A Tool to Compute Task Response Times
The Analysis Tool computes the response time of a single-processor system of tasks using Response Time Analysis.
The algorithm is flexible. It handles:
It uses a different response time analysis algorithm to compute the response times of a multi-processor system of
tasks. That algorithm is limited to:
- Tasks with locking (blocking time).
- Tasks with deadline not equal to period, or even deadline greater than period. (Note that the RTSJ does not
support deadline greater than period.)
It cannot generate response time information for systems with utilization greater than 100%.
- Tasks with zero blocking time
- Tasks with deadline ≤ period.
The uniprocessor analysis part of this tool is based on a technique known as Response Time Analysis. This technique is
more flexible than classical rate-monotonic analysis, and it returns the worst-case response time for each task instead
of just answering "feasible or infeasible" for the entire system.
It computes the total utilization, and the RMA maximum utilization for the system.
The multi-processor analysis part of this tool is built on the
algorithms found in Bertogna and Cirinei "Response-Time Analysis for Globally Scheduled Symmetric Multiprocessor
Platforms", RTSS 2007, pages 149-158. This analysis process can handle some MP systems:
- If the total utilization is greater than 100%
- there is no way the system can be feasible, so the analysis
- If priorities were supplied in the input:
- the applet uses the response time analysis algorithm and reports
- If priorities were not supplied in the input, and no deadlines are greater than the corresponding periods:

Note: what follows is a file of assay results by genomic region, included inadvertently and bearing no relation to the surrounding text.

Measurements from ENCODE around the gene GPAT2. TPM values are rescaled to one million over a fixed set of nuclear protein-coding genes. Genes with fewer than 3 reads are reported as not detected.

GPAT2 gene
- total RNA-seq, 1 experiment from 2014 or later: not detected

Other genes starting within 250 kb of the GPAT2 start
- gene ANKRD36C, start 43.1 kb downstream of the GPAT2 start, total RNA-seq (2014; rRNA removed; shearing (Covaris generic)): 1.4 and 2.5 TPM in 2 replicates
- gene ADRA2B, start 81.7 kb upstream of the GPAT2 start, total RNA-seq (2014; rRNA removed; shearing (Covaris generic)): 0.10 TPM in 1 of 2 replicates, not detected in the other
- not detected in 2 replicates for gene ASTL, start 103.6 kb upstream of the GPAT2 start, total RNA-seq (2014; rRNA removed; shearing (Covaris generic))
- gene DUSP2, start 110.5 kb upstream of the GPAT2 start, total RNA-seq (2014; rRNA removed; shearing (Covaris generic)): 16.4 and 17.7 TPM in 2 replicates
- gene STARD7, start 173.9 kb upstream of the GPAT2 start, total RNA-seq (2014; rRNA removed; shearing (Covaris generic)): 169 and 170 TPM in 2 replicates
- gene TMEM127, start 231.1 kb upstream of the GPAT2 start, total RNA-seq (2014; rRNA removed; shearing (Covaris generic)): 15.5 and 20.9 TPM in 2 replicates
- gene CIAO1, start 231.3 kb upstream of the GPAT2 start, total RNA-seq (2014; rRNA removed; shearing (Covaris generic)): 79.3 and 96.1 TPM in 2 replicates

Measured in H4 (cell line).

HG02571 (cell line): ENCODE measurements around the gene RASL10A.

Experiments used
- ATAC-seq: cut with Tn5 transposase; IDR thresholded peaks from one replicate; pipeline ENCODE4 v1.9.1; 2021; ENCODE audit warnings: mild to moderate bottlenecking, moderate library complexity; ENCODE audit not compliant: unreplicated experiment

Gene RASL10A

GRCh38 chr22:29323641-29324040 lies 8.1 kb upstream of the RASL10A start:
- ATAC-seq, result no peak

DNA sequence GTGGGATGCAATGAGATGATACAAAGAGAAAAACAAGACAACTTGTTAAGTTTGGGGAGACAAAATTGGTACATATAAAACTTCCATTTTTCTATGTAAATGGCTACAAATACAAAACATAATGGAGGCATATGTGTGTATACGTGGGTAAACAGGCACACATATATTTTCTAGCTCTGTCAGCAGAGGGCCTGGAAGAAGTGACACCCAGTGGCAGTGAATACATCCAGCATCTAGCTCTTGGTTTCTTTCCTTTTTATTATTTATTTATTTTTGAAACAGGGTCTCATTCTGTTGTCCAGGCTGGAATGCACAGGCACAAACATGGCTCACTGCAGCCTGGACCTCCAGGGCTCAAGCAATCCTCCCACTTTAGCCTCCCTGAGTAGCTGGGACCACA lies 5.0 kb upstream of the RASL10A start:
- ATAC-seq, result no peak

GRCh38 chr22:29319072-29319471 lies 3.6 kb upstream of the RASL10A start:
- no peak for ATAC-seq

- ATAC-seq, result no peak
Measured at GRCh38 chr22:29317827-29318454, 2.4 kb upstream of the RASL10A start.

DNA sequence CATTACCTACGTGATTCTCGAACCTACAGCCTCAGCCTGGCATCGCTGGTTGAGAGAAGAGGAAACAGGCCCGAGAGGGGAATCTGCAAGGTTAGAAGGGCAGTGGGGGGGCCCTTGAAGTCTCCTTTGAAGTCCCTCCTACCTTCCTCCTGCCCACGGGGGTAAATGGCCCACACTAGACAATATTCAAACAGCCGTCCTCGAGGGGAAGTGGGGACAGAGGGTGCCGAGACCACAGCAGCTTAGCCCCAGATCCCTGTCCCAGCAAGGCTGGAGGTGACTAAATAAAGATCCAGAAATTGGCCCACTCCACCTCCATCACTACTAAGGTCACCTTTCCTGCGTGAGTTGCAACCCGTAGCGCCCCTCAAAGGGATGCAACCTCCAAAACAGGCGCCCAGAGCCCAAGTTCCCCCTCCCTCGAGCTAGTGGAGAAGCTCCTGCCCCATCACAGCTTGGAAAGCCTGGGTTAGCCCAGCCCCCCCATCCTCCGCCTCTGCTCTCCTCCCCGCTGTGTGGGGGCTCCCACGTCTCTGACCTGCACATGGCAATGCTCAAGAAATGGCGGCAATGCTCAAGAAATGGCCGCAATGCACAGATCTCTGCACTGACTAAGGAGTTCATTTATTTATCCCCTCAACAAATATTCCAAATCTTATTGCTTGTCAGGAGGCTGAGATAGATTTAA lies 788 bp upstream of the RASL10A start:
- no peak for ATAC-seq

- priorities are assigned using the deadline-monotonic algorithm, and then the analyzer uses the Response Time
Analysis algorithm (Audsley, Burns, Richardson, Tindell, and Wellings "Applying New Scheduling Theory to Static
Priority Preemptive Scheduling." Software Engineering Journal, Vol. 8, No. 5, pp. 284–292, September 1993) to
compute the worst-case response time for each task. The system is feasible if the worst-case response time for
each task does not exceed its deadline, but even if the system is infeasible, response time information for all
tasks is computed and displayed.
- If priorities were not supplied in the input, and at least one deadline is greater than the corresponding
- priorities are assigned using Audsley's algorithm (Audsley, "Optimal Priority Assignment and Feasibility
of Static Priority Tasks With Arbitrary Start Times," Dept. Computer Science, University of York, December
If no priority assignment works, no response time information is reported.
- Utilization must not be greater than the number of processors.
- The platform must use global scheduling; that is, a priority scheduling queue is shared among all
- It will attempt to determine a feasible priority assignment if no priorities are given. It uses deadline
monotonic priority assignment.
- The tasks must have no locking. If they do specify locks, the locking is ignored.
- In addition to response time analysis, multi-processor analysis computes the utilization and bound from
Bertogna, Cirinei,, and Lipari. "New Schedulability Tests for Real-Time Task Sets Scheduled by Deadline